Anchor disturbingly boasts that ABC News barely mentioned Trump's tiny crowd


There was enough reporting on President Donald Trump's relatively tiny inaugural crowds to send Trump into a series of tantrums, but some in the corporate political media chose to try and stay on Trump's good side, and one prominent member of that group is even bragging about it.

President Donald Trump raged about coverage of his tiny inaugural crowds during his speech at CIA headquarters Saturday, then sent his new White House press secretary out to command reporters not to cover the larger crowds at the massive Women's Marches:

TRUMP: I get up this morning, I turn on one of the networks, and they show an empty field.  I say, wait a minute, I made a speech.  I looked out, the field was — it looked like a million, million and a half people.  They showed a field where there were practically nobody standing there.  And they said, Donald Trump did not draw well.  I said, it was almost raining, the rain should have scared them away, but God looked down and he said, we're not going to let it rain on your speech.


SPICER: Inaccurate numbers involving crowd size were also tweeted.  No one had numbers, because the National Park Service, which controls the National Mall, does not put any out.  By the way, this applies to any attempts to try to count the number of protestors today in the same fashion.


SPICER: This was the largest audience to ever witness an inauguration, period, both in person and around the globe.

Trump followed those petulant lies with a tweet Sunday morning disparaging the marchers, who clearly have taken up residence in his head:

It remains to be seen just how vociferously the press will fight back, but amid the encouraging signs are some discouraging ones. On Inauguration Day, CNN's Wolf Blitzer continually gushed about the crowd size, despite the evidence that everyone could see. Even more remarkably, though, This Week anchor George Stephanopoulos fairly boasted to White House counselor Kellyanne Conway that his network, the influential American Broadcasting Company, had barely mentioned the crowd size, if at all (emphasis mine):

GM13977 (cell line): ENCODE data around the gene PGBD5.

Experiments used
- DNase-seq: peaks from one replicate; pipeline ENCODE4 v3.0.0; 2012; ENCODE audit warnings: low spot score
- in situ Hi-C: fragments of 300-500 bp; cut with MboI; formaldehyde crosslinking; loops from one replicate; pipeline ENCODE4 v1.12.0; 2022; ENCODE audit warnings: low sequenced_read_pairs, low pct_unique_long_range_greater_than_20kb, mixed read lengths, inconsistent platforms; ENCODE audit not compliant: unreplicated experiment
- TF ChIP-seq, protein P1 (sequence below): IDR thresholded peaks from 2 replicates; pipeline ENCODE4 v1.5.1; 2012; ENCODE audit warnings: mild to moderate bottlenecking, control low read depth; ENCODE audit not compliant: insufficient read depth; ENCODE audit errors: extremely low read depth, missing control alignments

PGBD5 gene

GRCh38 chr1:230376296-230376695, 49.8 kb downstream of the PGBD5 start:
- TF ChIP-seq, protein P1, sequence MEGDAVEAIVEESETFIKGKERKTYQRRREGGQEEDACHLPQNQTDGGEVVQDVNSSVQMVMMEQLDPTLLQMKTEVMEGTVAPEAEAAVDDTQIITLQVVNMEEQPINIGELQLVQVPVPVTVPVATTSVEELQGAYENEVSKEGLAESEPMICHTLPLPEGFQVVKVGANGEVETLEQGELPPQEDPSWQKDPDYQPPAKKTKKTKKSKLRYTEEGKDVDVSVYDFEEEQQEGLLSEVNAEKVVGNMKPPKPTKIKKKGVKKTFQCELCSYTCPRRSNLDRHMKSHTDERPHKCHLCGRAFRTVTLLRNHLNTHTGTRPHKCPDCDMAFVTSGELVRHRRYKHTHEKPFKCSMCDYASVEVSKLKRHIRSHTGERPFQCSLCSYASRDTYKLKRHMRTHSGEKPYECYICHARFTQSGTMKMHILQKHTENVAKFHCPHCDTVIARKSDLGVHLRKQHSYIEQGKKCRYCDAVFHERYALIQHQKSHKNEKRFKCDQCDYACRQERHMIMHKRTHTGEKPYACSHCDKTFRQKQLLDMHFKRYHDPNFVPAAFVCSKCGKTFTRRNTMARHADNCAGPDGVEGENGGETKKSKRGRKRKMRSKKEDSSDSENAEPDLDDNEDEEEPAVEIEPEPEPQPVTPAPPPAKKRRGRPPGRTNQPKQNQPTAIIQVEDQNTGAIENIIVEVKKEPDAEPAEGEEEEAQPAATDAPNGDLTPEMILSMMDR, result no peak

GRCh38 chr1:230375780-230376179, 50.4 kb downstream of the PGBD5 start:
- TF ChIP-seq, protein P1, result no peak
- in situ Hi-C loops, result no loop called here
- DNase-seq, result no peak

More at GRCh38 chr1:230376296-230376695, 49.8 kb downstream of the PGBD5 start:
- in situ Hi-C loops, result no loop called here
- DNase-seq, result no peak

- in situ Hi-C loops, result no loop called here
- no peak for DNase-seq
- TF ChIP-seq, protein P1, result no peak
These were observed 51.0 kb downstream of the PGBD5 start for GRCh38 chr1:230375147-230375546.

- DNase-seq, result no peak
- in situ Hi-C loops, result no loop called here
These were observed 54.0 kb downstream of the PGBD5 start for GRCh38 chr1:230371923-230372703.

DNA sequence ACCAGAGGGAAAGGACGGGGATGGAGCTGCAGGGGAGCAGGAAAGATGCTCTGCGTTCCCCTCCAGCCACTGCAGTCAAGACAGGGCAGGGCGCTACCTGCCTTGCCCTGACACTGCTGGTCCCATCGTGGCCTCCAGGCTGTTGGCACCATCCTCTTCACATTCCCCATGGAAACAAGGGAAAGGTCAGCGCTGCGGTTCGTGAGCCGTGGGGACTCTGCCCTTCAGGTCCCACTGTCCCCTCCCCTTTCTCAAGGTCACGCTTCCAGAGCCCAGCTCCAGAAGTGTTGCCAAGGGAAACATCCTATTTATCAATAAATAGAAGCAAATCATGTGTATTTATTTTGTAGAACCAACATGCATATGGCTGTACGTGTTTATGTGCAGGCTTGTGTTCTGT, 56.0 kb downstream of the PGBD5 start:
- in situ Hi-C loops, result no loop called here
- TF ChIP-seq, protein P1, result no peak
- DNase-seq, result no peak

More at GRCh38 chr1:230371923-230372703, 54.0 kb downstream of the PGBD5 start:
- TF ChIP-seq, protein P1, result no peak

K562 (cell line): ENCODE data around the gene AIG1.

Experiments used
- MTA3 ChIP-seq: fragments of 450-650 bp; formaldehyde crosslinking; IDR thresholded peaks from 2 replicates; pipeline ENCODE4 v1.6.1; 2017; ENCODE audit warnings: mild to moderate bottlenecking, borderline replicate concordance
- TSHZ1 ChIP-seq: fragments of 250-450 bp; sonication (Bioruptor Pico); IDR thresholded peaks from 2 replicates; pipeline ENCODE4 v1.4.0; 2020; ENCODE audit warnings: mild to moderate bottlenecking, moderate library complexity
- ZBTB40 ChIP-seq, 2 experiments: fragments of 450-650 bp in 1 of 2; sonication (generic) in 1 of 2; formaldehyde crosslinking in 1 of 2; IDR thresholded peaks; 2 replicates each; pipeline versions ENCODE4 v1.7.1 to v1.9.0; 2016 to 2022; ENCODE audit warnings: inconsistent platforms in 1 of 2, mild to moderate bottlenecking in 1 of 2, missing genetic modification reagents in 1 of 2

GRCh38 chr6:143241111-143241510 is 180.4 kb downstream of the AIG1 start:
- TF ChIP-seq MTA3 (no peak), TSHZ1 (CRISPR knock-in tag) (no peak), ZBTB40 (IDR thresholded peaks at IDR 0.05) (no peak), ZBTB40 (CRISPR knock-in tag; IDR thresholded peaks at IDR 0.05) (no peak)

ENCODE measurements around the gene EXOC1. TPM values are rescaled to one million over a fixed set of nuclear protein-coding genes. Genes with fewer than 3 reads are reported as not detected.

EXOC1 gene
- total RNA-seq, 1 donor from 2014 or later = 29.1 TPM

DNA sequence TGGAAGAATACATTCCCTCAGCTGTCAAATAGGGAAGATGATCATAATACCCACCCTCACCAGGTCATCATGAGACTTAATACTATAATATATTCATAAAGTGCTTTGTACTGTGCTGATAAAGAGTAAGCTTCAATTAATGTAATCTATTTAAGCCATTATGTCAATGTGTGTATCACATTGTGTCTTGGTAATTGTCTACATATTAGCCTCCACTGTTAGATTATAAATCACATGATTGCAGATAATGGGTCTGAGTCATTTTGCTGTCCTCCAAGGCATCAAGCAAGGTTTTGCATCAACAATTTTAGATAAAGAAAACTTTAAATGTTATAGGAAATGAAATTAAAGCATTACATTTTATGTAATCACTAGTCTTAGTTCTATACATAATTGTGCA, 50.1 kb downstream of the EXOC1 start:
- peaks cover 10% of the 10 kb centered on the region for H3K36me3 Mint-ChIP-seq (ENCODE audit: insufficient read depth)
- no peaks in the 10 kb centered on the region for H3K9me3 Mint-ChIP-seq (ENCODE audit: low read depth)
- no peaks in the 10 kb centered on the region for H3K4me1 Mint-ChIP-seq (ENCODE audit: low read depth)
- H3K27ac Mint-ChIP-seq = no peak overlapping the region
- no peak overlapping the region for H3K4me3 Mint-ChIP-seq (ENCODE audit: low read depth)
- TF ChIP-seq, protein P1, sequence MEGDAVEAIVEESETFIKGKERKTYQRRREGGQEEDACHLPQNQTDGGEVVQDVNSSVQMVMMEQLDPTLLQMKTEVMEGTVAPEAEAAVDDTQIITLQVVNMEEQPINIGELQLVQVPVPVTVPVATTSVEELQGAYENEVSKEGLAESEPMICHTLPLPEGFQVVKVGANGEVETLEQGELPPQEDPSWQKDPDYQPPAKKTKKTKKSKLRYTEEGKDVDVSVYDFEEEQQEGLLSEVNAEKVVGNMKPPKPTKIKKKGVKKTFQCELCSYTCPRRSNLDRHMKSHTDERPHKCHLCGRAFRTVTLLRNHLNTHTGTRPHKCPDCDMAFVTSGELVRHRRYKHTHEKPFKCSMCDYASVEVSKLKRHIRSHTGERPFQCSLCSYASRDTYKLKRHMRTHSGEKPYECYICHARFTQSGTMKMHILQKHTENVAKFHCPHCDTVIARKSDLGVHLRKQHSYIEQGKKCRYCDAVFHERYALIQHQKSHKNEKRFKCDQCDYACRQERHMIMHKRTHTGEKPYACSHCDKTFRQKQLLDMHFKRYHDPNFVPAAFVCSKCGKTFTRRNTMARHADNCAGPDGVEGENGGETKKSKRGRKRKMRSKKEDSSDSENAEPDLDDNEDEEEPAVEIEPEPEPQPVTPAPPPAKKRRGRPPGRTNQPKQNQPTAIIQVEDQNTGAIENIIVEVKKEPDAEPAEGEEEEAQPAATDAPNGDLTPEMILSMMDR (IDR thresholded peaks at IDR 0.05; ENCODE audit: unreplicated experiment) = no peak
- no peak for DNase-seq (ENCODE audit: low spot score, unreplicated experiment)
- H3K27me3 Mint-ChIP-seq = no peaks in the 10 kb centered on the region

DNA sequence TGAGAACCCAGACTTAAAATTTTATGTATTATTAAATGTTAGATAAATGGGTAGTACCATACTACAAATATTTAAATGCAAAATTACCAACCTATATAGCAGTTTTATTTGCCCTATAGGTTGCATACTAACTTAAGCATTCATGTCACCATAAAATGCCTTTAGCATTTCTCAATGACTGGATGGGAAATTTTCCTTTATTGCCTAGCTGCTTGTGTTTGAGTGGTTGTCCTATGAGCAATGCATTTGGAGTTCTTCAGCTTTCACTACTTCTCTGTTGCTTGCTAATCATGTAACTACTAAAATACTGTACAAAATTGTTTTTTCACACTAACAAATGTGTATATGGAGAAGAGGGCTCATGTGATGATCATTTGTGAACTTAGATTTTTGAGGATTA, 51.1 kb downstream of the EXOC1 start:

STEPHANOPOULOS: I do want to get to this issue of accountability, though, because you all make that point often, but you had instances yesterday where both the president and Sean Spicer talked about the reporting on the crowd side and repeated things that just aren't true.

CONWAY: George, the crowd size is actually not a very animating topic to me for a very simple reason. He had hundreds of thousands of people here, there's no question. I mean I was on the platform where the president was. We saw crowds as far as the eye can see. But presidents are not judged by their likability ratings among contemporaries or the crowd sizes at their inauguration, they're judged by their competence —

STEPHANOPOULOS: I completely agree with that. Let me just — let me just step in there, because I completely agree with that. We spent 11 hours on the air on Friday during the inauguration, barely talked about the crowd size, if we brought it up at all. We spent time talking to people in the crowds. The question is, why does the president choose to talk about that at the CIA? Why does he send his press secretary out to talk about it in his first White House briefing and say things that aren't true?

CONWAY: And, George, I would just say about crowd size, first of all, there was rain, the downpour that was reported and I think it deterred many people from coming. But there were hundreds of thousands of people here.

Because the evidence is so clear, Conway was forced to contradict Trump's assessment of "a million-and-a-half people" in the crowd, and despite the fact that Trump claimed God would not "let it rain" on his speech, blamed the rain for the poor turnout.

Stephanopoulos deserves some credit for calling out the new White House for lying, but failing to mention the plainly obvious and newsworthy fact that Trump's inaugural crowd was tiny is not something of which to be proud. Neither is repeatedly agreeing that clear evidence of Trump's lack of a mandate is unimportant. Had Trump not sent Spicer out to lie about it, ABC News' viewers would be none the wiser.

The Trump administration continues to demonstrate its unfitness to govern, its willingness to lie, and now, its expectation that the press go along with those lies or else. Corporate media attempts to stay on their good side by ignoring facts should be met with the same resistance with which Trump's lies are met.